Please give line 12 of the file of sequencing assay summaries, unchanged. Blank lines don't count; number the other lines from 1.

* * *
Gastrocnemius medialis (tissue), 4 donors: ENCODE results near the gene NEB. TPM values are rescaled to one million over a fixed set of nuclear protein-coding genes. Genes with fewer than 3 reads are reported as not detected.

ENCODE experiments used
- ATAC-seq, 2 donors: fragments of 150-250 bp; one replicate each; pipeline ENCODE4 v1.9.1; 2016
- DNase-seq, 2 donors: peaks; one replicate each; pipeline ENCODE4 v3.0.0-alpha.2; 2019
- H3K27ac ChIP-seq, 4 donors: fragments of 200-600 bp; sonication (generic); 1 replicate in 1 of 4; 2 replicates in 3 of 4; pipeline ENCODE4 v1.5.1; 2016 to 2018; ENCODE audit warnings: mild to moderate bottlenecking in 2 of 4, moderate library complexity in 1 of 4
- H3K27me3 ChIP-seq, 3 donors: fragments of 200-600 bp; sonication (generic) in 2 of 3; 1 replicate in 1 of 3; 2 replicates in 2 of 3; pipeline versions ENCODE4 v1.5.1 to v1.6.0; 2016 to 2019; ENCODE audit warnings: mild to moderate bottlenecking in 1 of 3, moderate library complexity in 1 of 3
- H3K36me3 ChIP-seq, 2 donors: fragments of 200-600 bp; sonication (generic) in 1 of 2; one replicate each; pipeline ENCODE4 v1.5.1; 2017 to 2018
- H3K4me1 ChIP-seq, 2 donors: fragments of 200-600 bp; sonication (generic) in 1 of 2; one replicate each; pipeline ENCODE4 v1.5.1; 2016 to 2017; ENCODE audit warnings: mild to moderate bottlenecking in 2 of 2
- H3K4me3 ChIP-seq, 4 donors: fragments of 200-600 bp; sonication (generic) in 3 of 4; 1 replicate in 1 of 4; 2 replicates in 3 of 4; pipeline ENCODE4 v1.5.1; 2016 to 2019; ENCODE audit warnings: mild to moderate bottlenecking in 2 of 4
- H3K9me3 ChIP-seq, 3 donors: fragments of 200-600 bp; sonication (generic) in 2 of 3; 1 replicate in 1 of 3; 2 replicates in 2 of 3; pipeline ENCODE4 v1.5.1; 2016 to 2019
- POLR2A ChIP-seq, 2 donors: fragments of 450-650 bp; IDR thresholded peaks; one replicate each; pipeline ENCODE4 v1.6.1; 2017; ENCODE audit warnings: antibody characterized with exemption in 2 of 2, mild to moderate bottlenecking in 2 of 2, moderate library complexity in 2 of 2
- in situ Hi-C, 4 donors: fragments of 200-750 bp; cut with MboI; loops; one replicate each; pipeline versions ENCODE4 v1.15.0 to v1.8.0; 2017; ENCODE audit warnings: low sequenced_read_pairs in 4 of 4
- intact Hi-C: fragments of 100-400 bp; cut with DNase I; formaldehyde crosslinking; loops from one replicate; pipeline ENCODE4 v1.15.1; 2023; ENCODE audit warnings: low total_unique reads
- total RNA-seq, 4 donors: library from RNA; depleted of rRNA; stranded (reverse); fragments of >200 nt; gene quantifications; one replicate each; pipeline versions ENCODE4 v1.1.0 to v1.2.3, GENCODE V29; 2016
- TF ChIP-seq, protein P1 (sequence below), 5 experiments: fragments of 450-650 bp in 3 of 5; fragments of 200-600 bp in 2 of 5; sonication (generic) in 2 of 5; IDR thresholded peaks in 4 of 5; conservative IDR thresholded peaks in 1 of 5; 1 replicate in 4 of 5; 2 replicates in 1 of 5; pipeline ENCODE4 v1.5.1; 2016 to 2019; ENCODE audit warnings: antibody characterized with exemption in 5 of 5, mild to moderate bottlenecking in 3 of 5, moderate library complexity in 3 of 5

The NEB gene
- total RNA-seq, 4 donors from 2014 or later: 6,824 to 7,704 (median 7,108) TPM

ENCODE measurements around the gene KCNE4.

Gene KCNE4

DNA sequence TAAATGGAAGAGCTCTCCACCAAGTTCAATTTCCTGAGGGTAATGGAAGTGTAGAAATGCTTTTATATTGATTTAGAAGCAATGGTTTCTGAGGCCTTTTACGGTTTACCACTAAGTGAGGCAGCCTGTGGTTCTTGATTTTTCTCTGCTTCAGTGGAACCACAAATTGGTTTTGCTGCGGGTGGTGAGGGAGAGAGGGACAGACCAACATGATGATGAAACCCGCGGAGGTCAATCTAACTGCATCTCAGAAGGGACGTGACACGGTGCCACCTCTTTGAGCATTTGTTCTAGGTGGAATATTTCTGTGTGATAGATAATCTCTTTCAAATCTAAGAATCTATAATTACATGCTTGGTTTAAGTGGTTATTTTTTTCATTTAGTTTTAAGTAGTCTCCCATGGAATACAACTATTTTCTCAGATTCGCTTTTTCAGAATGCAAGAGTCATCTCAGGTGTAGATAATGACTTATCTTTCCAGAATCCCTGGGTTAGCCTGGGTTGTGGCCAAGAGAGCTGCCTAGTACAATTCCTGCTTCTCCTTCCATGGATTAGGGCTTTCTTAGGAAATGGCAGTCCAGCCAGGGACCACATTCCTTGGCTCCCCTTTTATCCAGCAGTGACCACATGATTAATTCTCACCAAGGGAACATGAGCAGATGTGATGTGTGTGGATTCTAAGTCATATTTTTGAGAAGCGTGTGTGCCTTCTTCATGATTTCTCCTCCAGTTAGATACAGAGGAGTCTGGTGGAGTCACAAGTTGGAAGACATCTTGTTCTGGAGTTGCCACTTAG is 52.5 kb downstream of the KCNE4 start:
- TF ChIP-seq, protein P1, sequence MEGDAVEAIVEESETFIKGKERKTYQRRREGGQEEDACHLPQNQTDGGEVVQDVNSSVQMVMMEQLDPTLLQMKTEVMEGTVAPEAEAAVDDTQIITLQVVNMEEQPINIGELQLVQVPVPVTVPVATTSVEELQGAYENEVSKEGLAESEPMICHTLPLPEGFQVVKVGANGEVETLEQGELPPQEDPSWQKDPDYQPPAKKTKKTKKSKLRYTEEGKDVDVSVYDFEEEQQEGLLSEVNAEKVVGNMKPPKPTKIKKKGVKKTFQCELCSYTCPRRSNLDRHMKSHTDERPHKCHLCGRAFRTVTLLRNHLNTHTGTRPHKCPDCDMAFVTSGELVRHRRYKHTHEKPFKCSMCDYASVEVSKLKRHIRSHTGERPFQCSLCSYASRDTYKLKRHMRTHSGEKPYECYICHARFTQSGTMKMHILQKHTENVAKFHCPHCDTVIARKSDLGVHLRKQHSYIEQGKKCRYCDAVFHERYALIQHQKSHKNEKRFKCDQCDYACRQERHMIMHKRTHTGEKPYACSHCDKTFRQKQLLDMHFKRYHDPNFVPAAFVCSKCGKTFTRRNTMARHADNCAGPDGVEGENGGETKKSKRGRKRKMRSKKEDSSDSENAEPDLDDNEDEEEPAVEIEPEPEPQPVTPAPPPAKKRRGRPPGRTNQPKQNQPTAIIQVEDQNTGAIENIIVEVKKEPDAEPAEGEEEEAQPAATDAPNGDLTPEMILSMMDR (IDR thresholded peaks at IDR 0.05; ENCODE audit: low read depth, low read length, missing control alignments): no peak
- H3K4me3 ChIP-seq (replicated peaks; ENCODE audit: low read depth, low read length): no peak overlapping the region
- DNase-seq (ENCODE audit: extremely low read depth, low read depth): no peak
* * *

- in situ Hi-C, 4 donors: fragments of 200-750 bp; cut with MboI; loops; one replicate each; pipeline versions ENCODE4 v1.15.0 to v1.8.0; 2017; ENCODE audit warnings: low sequenced_read_pairs in 4 of 4